Definitions

from The American Heritage® Dictionary of the English Language, 5th Edition.

  • adjective Lowest in importance or rank.
  • adjective Smallest in magnitude or degree.
  • adjective Slightest or tiniest.
  • adverb To or in the lowest or smallest degree.
  • noun One that is the lowest or smallest in importance, rank, magnitude, or degree.
  • idiom (at least) According to the lowest possible assessment; not less than.
  • idiom (at least) Regardless of what has occurred or will occur; in any case.
  • idiom (at least) Used to emphasize a somewhat positive aspect following a negative one.
  • idiom (in the least) At all.
  • idiom (least of all) Particularly not.

from The Century Dictionary.

  • In the smallest or lowest degree; in a degree below all others: as, to reward those who least deserve it.
  • Smallest; little in size or degree, etc., beyond all others: answering as superlative to little.
  • An obsolete spelling of lest.

from the GNU version of the Collaborative International Dictionary of English.

  • adverb In the smallest or lowest degree; in a degree below all others.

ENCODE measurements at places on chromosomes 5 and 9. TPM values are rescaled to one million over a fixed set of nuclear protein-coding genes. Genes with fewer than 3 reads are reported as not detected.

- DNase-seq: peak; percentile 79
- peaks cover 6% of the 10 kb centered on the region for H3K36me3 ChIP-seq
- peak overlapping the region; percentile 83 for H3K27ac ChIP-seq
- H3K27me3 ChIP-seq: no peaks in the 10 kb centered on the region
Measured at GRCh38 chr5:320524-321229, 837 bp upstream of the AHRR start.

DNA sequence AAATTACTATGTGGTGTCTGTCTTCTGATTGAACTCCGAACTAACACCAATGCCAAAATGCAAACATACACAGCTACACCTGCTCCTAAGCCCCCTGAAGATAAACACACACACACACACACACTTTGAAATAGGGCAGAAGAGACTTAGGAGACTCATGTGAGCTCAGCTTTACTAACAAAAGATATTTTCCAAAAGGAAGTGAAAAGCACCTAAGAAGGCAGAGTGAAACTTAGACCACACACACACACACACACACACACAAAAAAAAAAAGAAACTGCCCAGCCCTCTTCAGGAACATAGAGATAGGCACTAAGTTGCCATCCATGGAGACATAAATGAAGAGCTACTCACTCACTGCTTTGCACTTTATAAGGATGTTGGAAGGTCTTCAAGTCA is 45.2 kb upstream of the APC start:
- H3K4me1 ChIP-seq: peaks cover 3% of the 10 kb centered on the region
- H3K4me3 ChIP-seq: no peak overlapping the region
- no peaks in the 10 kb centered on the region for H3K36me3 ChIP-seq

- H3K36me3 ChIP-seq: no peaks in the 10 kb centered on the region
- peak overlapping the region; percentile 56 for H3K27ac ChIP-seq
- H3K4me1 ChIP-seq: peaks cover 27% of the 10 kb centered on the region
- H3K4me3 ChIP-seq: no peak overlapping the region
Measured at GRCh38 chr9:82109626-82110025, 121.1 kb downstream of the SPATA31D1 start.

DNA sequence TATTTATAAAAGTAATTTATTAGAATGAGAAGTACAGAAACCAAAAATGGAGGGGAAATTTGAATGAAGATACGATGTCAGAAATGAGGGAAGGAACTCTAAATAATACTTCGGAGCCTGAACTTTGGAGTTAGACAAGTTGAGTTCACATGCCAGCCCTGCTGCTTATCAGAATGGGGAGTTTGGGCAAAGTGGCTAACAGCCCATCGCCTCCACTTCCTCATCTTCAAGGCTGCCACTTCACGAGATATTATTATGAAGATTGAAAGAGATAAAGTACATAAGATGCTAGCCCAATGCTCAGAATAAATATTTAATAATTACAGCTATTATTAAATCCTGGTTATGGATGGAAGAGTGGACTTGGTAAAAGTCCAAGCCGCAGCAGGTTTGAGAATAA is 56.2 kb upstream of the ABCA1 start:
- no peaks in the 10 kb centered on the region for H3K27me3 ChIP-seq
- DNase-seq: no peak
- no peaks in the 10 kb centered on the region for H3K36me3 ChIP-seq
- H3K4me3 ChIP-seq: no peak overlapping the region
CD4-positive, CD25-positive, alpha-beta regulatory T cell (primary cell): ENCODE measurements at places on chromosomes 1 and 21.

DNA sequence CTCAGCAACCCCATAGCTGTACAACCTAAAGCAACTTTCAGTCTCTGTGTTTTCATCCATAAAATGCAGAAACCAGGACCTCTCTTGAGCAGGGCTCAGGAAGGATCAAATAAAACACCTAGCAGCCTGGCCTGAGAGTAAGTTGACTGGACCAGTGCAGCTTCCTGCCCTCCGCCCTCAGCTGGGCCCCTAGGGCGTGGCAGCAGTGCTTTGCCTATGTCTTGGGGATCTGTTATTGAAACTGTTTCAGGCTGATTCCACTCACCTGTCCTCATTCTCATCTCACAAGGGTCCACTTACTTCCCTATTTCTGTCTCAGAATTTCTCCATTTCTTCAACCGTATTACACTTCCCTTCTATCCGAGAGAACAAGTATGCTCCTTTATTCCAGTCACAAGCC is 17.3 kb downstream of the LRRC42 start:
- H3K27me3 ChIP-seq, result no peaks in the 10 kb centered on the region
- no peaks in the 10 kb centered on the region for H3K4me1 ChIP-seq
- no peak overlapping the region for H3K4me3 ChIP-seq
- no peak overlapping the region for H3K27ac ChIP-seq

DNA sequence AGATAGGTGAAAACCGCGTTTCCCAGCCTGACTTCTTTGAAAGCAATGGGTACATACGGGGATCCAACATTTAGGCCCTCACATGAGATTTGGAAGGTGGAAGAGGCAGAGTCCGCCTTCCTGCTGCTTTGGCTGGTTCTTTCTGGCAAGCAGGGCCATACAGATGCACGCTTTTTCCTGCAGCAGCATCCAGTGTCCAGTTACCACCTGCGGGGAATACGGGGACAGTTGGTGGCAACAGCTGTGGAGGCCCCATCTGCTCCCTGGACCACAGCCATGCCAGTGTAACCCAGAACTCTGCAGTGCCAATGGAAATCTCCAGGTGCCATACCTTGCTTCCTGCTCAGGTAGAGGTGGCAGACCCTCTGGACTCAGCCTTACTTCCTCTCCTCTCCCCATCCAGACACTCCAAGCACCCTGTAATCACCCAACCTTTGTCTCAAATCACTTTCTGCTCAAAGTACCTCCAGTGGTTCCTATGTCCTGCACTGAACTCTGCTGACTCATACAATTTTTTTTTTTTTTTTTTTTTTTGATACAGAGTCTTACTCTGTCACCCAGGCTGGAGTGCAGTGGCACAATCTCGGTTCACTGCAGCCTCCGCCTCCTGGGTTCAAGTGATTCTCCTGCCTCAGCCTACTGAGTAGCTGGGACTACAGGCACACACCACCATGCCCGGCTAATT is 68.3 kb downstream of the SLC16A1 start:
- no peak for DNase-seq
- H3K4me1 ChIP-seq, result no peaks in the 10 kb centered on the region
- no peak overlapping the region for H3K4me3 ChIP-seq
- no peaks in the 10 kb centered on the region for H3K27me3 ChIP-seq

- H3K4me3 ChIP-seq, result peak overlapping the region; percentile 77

• conjunction obsolete See lest, conj.
  • adjective Smallest, either in size or degree; shortest; lowest; most unimportant
  • adjective at the least estimate, consideration, chance, etc.; being no less than; hence, at any rate; at all events; even. See However.

from Wiktionary, Creative Commons Attribution/Share-Alike License.

  • adverb Used for forming superlatives of adjectives, especially those that do not form the superlative by adding -est.

from WordNet 3.0 Copyright 2006 by Princeton University. All rights reserved.

  • noun something that is of no importance
  • adverb used to form the superlative
  • adjective the superlative of `little' that can be used with mass nouns and is usually preceded by `the'; a quantifier meaning smallest in amount or extent or degree

Etymologies

from The American Heritage® Dictionary of the English Language, 4th Edition

[Middle English, from Old English lǣst; see leis- in Indo-European roots.]

Examples

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